In Copenhagen Brazil Praises Own Plan and Calls US’s and EU’s Proposal a Scandal

Brazilian chief of staff Dilma Rousseff Brazilian minister Dilma Rousseff, the Lula administration's chief of staff and would-be candidate in Brazil's 2010 presidential election, accused this Sunday, in Copenhagen, rich countries of trying to treat Brazil and other developing countries as if they were developed.

She arrived Saturday, 12, in Copenhagen for the last week of the conference. For her, the proposal that developing countries also contribute to funding for a global fund to fight climate change is "a scandal." Rousseff made her opinion known at the first meeting of ministers of the UN's 15th Climate Change Conference (COP 15).

Rousseff believes that Brazil has the best and most detailed proposal for reducing emissions of greenhouse gases among all proposals brought to Copenhagen. She was adamant to say that the Brazilian government will not tear down the Climate Convention or throw away the Kyoto Protocol to meet the interests of the developed countries.

According to the minister, who participated this Sunday in a meeting at the Danish Foreign Affairs ministry with about 60 ministers and representatives of other countries involved in the COP 15 negotiations, there will be no agreement if the developed countries don't assume their responsibility, which includes more consistent numbers of emission reduction and granting financing to developing nations.

"We have several points of view, all legitimate in every side, but we need to reach an agreement with global legitimacy," said Dilma at a  news conference held at the Island Hotel in Copenhagen.

Rousseff reaffirmed that the Brazilian proposal brought to Copenhagen was drawn up taking into account the interests of Brazil, showing that development is perfectly compatible with the protection of the environment.

The minister made it clear that the responsibility for the planet's climate is a task to be shared by all, but the burden must be differentiated taking into account mainly the GDP per capita and the amount of CO2 already emitted.

Developing countries, she argues, have per capita emissions and CO2 production much lower than that of developed countries. Consequently the richer nations are the ones that need to reduce emissions. Moreover, developed countries have to pay the costs of financing future mitigation actions in developing countries.

There are two "tracks" of negotiations, said Rousseff, fundamental to the success of Copenhagen meeting. The Kyoto Protocol track requires a mandatory reduction of emissions by developed nations and a voluntary one by the developing countries. On the other hand, the long-term Climate Convention track, should provide funds for the poorest countries to develop without polluting.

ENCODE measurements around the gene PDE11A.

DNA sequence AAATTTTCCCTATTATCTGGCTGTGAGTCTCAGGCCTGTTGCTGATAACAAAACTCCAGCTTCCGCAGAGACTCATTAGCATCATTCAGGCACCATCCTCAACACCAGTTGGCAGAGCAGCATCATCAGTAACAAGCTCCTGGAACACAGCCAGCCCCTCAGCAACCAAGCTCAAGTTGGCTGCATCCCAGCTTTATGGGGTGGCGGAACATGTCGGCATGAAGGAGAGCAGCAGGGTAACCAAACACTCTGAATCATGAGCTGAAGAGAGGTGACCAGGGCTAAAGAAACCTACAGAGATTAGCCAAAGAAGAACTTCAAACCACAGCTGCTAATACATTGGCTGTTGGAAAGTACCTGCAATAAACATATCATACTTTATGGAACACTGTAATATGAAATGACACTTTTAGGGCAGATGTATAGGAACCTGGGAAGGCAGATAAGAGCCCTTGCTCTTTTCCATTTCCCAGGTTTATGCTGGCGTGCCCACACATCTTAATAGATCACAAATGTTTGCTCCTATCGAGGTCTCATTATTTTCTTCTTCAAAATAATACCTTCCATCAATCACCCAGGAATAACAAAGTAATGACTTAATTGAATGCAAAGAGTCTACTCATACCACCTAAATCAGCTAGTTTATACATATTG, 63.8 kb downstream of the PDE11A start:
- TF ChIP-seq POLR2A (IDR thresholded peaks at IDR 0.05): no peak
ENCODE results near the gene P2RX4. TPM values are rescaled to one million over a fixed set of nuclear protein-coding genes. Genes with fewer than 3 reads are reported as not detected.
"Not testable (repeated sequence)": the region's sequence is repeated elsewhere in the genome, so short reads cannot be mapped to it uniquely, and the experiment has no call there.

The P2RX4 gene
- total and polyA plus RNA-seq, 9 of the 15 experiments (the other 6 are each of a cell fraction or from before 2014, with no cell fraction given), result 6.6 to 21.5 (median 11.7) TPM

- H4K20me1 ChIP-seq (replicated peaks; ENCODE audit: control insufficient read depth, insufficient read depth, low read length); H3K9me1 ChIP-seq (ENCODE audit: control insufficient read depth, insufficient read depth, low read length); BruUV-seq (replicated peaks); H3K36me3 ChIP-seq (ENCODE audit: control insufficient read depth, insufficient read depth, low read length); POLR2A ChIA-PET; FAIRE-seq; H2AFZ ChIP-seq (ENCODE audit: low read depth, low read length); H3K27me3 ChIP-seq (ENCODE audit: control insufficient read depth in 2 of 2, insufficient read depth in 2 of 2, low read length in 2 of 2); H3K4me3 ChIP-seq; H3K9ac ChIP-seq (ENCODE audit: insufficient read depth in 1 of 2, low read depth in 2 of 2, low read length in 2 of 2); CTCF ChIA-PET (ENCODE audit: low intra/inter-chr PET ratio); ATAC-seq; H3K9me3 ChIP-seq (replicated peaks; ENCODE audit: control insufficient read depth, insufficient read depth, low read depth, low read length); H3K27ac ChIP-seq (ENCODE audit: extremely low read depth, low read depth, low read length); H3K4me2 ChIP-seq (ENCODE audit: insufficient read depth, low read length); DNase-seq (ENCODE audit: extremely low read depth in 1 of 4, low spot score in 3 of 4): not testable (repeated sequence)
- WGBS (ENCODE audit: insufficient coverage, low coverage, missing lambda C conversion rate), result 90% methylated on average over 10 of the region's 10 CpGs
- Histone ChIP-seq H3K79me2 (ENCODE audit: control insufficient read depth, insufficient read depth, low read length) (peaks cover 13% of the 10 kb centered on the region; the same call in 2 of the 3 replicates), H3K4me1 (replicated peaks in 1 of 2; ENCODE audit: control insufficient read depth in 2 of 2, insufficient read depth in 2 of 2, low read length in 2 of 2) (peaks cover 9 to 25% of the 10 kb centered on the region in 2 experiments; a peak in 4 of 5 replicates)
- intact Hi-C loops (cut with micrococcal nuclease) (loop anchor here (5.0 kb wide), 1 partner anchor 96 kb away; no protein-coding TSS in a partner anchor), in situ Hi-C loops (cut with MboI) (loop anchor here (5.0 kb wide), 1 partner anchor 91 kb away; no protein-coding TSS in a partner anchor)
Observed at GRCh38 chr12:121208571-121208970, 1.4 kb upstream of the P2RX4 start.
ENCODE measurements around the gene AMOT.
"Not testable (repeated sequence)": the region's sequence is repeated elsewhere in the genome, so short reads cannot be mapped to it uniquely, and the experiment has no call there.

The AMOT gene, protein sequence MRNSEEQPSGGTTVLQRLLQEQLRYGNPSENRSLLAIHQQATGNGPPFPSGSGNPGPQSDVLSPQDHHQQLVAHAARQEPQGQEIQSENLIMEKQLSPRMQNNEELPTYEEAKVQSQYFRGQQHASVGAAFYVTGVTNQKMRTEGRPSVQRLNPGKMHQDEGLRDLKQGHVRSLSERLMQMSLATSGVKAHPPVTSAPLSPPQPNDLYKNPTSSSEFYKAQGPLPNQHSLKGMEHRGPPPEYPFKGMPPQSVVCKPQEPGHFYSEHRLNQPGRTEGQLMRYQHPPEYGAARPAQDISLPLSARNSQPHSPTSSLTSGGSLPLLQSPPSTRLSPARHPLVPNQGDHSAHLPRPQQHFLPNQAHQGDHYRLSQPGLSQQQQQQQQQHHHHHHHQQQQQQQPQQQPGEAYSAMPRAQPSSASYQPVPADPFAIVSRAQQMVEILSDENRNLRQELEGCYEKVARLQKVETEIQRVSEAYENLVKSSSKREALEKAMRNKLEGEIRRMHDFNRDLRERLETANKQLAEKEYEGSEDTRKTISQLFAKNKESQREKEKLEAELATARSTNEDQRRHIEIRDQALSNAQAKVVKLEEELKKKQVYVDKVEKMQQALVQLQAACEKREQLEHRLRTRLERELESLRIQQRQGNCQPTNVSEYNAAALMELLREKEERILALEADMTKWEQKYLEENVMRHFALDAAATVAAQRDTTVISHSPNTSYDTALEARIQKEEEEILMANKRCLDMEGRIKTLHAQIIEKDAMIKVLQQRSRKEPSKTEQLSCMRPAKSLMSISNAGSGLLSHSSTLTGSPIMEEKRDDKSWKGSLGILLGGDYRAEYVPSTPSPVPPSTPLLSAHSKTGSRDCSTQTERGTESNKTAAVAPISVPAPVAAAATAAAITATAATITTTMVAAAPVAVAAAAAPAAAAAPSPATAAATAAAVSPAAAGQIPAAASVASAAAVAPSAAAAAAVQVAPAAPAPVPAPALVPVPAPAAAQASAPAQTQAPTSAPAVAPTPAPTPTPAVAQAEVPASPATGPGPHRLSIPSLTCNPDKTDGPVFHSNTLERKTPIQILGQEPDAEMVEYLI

The Brazilian position, the minister said, is clear: to take serious voluntary actions like significantly reducing Amazon deforestation, having a sustainable production of biodiesel and energy production through clean sources such as hydropower, and having its own funds, as the Amazon one and the newly created Climate Change fund, to develop future actions for mitigation and environmental protection.

Rousseff doesn't buy the argument that rich and poor should pay equally for cleaning up the planet: "I feel this as a reversal of responsibility. Say how much you (developed countries) will put (at the fund), the responsibility is yours. To admit that developed and developing countries have the same treatment is a scandal," said the minister.

Rousseff seemed optimistic, though. She said he felt that there was progress in the talks, but that the money problem is still far from being solved.  Brazil, she informed intends to contribute with money to a fund and also counts on foreign financing, something rich countries seem to be avoiding in their latest proposals.

"Today, in Brazil, we are funding with our own money. We are doing our part. If there is (international) financing we will do it faster," said the Brazilian minister. "Whoever thinks he has money should contribute. But you must have a lot of money and you won't meet your own goals. We're not going to take a step larger than we are able to."

According to the chief of staff, the Kyoto Protocol is very clear in defining that the rich countries have historical responsibilities for causing pollution and, consequently, those industrialized nations should also get a larger share of the burden for the cleaning up effort.

She criticized the way countries like the United State and European nations act. "They don't accept their responsibility. They get around this issue. But you cannot go on without talking about it," Rousseff stated.

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